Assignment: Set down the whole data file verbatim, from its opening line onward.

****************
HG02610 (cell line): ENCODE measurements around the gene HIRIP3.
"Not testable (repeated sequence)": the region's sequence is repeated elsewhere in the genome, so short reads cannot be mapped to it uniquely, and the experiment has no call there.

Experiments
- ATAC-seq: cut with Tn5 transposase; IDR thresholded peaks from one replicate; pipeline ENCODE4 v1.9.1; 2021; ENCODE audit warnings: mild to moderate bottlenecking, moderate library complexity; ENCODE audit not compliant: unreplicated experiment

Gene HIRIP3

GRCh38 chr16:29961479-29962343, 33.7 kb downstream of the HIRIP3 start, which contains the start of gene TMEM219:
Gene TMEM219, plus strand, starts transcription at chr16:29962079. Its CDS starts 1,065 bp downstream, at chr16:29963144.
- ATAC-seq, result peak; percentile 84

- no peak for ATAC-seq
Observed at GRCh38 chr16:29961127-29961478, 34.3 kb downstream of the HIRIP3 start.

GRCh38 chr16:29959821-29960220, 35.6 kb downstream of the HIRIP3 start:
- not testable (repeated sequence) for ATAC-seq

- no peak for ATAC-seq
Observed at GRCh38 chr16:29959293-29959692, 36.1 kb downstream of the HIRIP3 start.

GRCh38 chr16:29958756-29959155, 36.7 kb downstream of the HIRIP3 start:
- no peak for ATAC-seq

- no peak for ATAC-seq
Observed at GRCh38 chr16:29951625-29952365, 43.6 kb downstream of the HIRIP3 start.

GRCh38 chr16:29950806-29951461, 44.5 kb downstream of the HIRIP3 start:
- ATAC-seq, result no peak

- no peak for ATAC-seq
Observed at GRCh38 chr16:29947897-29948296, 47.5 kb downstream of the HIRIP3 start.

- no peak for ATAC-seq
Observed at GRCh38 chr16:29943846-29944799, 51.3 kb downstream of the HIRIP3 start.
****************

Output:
HG02610 (cell line): ENCODE measurements around the gene HIRIP3.
"Not testable (repeated sequence)": the region's sequence is repeated elsewhere in the genome, so short reads cannot be mapped to it uniquely, and the experiment has no call there.

Experiments
- ATAC-seq: cut with Tn5 transposase; IDR thresholded peaks from one replicate; pipeline ENCODE4 v1.9.1; 2021; ENCODE audit warnings: mild to moderate bottlenecking, moderate library complexity; ENCODE audit not compliant: unreplicated experiment

Gene HIRIP3

GRCh38 chr16:29961479-29962343, 33.7 kb downstream of the HIRIP3 start, which contains the start of gene TMEM219:
Gene TMEM219, plus strand, starts transcription at chr16:29962079. Its CDS starts 1,065 bp downstream, at chr16:29963144.
- ATAC-seq, result peak; percentile 84

- no peak for ATAC-seq
Observed at GRCh38 chr16:29961127-29961478, 34.3 kb downstream of the HIRIP3 start.

GRCh38 chr16:29959821-29960220, 35.6 kb downstream of the HIRIP3 start:
- not testable (repeated sequence) for ATAC-seq

- no peak for ATAC-seq
Observed at GRCh38 chr16:29959293-29959692, 36.1 kb downstream of the HIRIP3 start.

GRCh38 chr16:29958756-29959155, 36.7 kb downstream of the HIRIP3 start:
- no peak for ATAC-seq

- no peak for ATAC-seq
Observed at GRCh38 chr16:29951625-29952365, 43.6 kb downstream of the HIRIP3 start.

GRCh38 chr16:29950806-29951461, 44.5 kb downstream of the HIRIP3 start:
- ATAC-seq, result no peak

- no peak for ATAC-seq
Observed at GRCh38 chr16:29947897-29948296, 47.5 kb downstream of the HIRIP3 start.

- no peak for ATAC-seq
Observed at GRCh38 chr16:29943846-29944799, 51.3 kb downstream of the HIRIP3 start.